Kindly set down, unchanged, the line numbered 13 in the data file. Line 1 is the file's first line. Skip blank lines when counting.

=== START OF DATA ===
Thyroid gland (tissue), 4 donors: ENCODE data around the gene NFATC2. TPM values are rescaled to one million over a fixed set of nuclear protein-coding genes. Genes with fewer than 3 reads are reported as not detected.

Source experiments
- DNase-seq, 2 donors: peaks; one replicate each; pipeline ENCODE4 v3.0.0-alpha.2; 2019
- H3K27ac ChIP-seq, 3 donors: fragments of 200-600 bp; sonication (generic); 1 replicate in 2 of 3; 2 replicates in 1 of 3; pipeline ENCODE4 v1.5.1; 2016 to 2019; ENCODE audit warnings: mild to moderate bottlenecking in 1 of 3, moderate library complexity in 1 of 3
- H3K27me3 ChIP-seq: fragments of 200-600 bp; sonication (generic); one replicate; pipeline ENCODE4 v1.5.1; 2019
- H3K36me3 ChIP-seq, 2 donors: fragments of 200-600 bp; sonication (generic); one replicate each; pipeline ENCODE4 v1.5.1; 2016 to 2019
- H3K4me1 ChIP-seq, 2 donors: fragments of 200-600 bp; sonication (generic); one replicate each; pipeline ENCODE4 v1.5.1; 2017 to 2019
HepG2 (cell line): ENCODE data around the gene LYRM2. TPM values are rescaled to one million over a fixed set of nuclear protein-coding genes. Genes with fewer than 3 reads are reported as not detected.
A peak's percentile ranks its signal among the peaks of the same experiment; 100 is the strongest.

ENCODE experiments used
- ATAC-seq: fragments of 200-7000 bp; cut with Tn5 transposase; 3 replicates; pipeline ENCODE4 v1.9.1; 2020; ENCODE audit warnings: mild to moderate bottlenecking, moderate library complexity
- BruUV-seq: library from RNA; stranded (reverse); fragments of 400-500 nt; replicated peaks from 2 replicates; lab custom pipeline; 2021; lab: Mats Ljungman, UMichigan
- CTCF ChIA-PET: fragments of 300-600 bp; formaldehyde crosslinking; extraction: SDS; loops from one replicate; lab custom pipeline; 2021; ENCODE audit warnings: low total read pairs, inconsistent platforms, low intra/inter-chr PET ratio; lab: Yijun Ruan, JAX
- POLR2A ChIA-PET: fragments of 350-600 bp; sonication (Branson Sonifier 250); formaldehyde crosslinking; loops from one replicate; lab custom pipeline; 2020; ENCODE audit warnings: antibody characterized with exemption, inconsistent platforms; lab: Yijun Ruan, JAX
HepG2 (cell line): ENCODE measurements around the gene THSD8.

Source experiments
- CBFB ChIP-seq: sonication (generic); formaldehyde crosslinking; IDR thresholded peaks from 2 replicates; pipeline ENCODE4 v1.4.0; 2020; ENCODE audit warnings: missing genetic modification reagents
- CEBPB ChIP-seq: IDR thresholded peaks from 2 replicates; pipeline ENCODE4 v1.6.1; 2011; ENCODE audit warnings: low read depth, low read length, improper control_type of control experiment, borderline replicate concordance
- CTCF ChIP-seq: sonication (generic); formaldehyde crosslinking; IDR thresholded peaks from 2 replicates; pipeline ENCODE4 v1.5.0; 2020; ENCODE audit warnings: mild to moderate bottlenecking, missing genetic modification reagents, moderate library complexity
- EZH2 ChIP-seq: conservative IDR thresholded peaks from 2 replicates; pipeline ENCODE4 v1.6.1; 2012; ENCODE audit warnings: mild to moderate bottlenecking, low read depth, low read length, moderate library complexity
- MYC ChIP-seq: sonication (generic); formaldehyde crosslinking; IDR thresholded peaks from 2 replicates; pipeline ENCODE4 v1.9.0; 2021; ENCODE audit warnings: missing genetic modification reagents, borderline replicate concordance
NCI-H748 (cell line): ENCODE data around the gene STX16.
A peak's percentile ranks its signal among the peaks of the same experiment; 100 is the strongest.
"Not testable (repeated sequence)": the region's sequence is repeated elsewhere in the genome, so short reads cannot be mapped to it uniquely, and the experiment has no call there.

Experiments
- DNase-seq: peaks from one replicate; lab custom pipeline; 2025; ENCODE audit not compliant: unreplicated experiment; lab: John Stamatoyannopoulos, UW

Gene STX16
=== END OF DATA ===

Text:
- CTCF ChIA-PET: fragments of 300-600 bp; formaldehyde crosslinking; extraction: SDS; loops from one replicate; lab custom pipeline; 2021; ENCODE audit warnings: low total read pairs, inconsistent platforms, low intra/inter-chr PET ratio; lab: Yijun Ruan, JAX